What is a spinning top candlestick?

Understanding candlestick patterns and technical indicators, are essential for traders looking to gain insights into market sentiment and make informed trading decisions. Among the many popular candlestick formations, the spinning top pattern stands out for its unique characteristics and potential to show you the upcoming market direction.

In this article, we look at the specifics of the spinning top candlestick pattern, explore its definition, formation, and significance in technical analysis. By comprehensively dissecting this pattern, traders can add to the tools they have available to them, enhance their analytical skills, and navigate the complexities of the financial markets with greater confidence.

Whether you’re a novice trader trying to understand the basics or an experienced investor aiming to refine your trading strategies, understanding this candlestick pattern is extremely useful to succeed in an extremely active trading landscape. Join us as we look into this valuable candlestick formation and use its potential to help you capture opportunities on the markets.

Key takeaways

  • Candlestick patterns are essential tools for traders, providing insights into market sentiment and guiding trading decisions
  • The spinning top candlestick pattern, with its unique characteristics, holds significance in technical analysis for discerning market direction
  • Understanding the formation and implications of the pattern empowers traders to enhance their analytical skills and make informed trading decisions in dynamic market environments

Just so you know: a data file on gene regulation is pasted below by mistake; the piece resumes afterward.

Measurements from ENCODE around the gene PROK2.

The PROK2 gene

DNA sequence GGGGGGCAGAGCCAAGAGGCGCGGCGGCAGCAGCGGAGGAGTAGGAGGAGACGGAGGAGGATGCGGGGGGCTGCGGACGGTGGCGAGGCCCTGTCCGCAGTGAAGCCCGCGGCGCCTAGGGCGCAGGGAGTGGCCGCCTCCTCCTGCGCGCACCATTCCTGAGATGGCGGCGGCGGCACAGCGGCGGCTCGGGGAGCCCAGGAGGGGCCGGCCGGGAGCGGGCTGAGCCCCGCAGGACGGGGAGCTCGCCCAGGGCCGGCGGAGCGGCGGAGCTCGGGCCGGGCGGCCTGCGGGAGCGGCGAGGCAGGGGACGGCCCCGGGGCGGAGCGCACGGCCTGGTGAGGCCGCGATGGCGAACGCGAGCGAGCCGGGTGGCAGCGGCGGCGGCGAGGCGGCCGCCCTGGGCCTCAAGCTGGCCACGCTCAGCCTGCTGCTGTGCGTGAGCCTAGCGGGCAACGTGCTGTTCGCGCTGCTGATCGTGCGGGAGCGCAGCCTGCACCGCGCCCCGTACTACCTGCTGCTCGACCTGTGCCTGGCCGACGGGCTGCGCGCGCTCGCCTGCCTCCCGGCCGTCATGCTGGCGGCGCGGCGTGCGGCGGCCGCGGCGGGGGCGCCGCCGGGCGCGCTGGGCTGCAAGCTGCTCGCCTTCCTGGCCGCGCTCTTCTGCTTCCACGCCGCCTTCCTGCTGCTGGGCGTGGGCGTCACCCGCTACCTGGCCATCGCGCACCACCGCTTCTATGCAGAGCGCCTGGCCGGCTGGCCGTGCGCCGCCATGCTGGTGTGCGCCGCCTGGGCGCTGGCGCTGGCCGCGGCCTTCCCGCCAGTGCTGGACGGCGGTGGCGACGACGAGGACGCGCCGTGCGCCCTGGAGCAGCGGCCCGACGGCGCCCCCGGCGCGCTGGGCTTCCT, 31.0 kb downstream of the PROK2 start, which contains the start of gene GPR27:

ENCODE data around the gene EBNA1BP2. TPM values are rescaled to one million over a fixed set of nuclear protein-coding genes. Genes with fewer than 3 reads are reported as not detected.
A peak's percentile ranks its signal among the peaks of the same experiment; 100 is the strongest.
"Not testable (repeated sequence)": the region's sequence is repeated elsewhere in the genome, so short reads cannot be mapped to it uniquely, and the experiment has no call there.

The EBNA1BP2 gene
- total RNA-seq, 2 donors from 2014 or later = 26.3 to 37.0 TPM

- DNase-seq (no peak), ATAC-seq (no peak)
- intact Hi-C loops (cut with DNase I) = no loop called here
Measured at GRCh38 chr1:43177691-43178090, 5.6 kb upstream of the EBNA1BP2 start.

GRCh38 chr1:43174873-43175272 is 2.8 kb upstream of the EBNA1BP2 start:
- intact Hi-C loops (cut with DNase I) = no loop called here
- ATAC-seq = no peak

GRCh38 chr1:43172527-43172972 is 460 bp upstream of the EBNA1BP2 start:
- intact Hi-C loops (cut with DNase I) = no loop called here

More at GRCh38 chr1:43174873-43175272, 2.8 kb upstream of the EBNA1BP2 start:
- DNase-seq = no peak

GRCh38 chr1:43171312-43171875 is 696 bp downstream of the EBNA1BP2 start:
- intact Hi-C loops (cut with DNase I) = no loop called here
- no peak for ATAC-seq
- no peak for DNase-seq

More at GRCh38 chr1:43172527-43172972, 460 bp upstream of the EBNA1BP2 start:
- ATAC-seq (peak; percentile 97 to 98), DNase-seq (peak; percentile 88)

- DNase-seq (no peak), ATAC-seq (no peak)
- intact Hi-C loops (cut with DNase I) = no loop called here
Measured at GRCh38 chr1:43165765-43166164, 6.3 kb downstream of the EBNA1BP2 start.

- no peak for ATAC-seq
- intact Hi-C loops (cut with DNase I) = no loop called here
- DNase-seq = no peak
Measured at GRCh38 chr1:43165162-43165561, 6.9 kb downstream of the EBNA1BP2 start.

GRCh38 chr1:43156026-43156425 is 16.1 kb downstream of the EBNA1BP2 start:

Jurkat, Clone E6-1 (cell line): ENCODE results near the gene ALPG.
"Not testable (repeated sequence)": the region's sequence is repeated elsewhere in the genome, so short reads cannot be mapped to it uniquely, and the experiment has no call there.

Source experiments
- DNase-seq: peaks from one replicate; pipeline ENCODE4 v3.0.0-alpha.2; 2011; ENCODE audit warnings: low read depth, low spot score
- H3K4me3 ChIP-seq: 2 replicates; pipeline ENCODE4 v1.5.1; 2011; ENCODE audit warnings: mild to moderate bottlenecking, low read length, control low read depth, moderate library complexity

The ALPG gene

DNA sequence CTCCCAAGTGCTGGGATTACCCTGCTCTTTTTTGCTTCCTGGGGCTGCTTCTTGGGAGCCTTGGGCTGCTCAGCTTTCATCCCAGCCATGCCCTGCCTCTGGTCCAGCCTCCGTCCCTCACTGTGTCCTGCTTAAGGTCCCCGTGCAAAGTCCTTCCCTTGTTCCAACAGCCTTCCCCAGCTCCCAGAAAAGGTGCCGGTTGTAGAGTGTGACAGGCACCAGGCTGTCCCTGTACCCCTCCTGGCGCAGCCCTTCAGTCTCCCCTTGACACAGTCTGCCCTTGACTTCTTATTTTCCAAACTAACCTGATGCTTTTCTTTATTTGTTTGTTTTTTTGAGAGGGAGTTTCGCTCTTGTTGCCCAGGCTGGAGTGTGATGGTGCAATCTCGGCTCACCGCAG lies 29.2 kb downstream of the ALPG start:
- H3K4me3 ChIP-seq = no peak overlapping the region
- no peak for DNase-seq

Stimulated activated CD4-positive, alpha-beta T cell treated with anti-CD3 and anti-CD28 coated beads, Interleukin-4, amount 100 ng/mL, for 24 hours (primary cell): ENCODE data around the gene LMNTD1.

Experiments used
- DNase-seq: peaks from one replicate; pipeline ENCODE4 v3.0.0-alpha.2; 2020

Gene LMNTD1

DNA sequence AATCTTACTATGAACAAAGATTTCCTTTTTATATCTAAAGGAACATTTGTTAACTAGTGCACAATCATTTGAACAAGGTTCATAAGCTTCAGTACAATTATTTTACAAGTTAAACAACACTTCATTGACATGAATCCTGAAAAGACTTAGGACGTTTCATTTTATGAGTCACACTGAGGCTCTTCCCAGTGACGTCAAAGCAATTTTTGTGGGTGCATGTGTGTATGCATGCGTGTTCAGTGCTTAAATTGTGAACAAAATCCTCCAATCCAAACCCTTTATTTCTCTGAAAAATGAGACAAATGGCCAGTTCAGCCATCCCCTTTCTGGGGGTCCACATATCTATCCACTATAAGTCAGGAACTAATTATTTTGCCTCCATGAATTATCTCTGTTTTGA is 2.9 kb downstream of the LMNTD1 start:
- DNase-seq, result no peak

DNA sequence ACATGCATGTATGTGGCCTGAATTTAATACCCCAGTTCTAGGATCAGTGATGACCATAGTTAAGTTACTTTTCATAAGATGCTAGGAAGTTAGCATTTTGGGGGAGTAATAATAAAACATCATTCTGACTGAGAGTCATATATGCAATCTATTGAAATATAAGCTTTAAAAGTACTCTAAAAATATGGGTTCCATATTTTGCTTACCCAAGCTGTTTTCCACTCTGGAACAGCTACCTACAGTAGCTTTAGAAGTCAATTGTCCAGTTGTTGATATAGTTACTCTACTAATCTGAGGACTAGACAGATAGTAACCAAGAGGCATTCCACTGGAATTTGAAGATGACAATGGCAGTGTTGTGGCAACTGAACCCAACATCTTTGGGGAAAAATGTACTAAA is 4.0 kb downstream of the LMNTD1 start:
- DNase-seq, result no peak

Understanding the spinning top candlestick

The spinning top candlestick chart pattern develops when buyers and sellers reach an equilibrium, leading to minimal changes between opening and closing prices. This subtle shift is usually called a continuation pattern in trading terminology.

Within this pattern, two variations exist: the bullish spinning top, depicted in green, and the bearish spinning top, indicated in red. The bullish scenario unfolds when the closing price surpasses the opening price, while its bearish variation materializes when the opening price exceeds the closing price.

What is a spinning top candlestick? - c834c87b ae51 4a0c 9ff6 eb5f60e437bf

The anatomy of a spinning top

What is a spinning top candlestick? - bf469a3c acdf 44f0 afb7 b540ab4551d7

Much like other candlestick formations, a spinning top candlestick is composed of a shadow, body, and tail. Sometimes the shadow and tail are also called the wicks. The significance, though, has to do with the length and their relationship to each other. Since this candle shows the push and pull of buyers and sellers, you will notice that more often than not, the shadow and the tail (or the upper and lower wick) are almost equal, i.e. the distance the price has moved is equal in both directions away from the body, so there was equal volume of buyers and sellers on both sides of this movement.

Reading market signals: what does a spinning top tell traders?

The spinning top pattern reflects an uncertainty within the market, with the candlestick patterns long upper and lower shadows indicating little change between the closing and opening price. Despite bullish and bearish pressures, the price ultimately settles near its opening price, hinting at potential indecision or a pause in the prevailing trend.

This indecision shown by the spinning top chart pattern could imply further sideways movement, particularly within an established trading range, or potentially signal a reversal following a significant price move.

At times, the spinning top candlestick pattern may mark pivotal trend shifts. A spinning top appearing at the uptrend peak may suggest waning bullish momentum and a possible trend reversal. At the same time, its presence at the downtrend bottom could signify weakening bearish control, potentially paving the way for a bullish breakout.